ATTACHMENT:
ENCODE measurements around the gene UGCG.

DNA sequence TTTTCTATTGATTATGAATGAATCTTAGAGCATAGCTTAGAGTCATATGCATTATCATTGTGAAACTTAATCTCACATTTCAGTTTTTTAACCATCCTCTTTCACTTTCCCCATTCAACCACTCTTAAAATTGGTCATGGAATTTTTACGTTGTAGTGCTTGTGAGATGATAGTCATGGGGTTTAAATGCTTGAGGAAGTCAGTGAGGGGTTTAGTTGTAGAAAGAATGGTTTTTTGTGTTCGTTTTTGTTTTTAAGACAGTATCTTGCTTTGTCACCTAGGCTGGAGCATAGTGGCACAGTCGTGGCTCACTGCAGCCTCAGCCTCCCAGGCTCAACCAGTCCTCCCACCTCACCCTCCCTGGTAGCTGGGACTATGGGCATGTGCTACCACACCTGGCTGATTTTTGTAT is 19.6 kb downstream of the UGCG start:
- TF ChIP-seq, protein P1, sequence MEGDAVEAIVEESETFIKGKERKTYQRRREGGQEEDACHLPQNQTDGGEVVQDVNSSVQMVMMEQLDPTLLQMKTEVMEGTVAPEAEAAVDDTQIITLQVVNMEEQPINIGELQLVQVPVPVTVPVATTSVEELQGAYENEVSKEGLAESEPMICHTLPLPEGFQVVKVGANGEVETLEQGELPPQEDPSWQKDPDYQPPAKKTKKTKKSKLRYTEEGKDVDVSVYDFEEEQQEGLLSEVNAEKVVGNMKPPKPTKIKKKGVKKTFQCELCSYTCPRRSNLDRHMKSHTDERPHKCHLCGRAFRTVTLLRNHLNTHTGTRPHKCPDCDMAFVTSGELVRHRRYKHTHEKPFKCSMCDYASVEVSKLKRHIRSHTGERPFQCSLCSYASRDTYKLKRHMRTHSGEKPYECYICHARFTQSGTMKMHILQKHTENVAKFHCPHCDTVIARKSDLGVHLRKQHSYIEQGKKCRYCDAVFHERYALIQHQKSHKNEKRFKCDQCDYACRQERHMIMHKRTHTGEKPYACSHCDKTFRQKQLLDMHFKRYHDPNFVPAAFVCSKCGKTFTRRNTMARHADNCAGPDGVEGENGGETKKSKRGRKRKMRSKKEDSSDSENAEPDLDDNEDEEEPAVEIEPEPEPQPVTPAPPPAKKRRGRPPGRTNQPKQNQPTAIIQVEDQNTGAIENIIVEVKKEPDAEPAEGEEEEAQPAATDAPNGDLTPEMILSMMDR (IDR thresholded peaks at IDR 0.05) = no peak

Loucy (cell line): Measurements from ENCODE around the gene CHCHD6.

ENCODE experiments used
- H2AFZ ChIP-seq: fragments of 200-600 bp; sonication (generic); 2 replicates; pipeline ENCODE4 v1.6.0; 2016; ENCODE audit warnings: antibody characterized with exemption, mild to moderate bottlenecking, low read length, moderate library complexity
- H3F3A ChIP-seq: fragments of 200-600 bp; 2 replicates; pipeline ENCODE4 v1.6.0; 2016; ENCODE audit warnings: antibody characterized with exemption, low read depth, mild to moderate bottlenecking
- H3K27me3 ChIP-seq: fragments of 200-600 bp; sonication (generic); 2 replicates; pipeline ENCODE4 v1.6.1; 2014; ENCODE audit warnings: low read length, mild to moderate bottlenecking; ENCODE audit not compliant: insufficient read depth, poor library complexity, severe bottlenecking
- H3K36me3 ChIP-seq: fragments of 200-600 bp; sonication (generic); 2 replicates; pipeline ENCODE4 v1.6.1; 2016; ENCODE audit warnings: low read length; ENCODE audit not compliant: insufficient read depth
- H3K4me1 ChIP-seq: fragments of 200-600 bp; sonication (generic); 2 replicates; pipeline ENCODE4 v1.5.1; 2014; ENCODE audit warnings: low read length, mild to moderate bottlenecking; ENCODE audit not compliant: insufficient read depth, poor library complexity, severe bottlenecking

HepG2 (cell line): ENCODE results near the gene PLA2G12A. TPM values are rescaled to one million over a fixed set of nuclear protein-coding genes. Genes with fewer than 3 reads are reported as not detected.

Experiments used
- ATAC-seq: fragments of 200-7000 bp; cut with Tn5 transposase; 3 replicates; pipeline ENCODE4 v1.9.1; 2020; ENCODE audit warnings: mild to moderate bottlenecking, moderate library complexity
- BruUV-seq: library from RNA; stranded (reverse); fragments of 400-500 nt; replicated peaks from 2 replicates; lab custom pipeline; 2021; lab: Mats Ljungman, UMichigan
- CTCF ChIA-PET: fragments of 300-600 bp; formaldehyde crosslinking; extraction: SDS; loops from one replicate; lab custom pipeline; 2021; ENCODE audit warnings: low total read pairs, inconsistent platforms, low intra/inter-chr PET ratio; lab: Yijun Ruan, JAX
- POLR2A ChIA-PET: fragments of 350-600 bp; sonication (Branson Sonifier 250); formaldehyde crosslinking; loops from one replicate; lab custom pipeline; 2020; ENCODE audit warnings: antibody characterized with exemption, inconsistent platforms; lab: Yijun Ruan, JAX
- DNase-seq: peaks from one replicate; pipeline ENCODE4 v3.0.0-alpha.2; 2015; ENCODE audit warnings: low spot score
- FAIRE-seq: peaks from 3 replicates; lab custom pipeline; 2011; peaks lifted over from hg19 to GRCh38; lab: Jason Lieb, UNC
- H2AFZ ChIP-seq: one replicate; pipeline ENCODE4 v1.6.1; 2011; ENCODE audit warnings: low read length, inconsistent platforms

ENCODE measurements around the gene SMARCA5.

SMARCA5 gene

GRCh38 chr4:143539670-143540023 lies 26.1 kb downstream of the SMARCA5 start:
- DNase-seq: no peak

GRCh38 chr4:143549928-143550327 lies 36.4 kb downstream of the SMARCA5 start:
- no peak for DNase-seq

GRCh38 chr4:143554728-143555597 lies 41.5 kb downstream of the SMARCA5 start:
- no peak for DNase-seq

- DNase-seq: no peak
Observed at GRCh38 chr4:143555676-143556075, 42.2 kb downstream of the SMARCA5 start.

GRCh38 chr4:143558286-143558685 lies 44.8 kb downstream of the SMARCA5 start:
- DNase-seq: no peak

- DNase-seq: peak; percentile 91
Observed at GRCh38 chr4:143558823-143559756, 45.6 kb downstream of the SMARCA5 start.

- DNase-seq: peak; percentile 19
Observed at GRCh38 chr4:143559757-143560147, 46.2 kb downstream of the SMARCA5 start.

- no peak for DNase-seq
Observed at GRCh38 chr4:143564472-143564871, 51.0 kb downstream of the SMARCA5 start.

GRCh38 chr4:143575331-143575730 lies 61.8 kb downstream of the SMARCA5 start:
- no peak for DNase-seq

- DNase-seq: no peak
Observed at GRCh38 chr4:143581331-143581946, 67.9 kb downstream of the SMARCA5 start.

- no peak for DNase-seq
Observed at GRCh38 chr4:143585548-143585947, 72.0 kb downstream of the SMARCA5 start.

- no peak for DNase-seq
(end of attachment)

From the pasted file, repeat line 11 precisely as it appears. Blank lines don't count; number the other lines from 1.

HepG2 (cell line): ENCODE results near the gene PLA2G12A. TPM values are rescaled to one million over a fixed set of nuclear protein-coding genes. Genes with fewer than 3 reads are reported as not detected.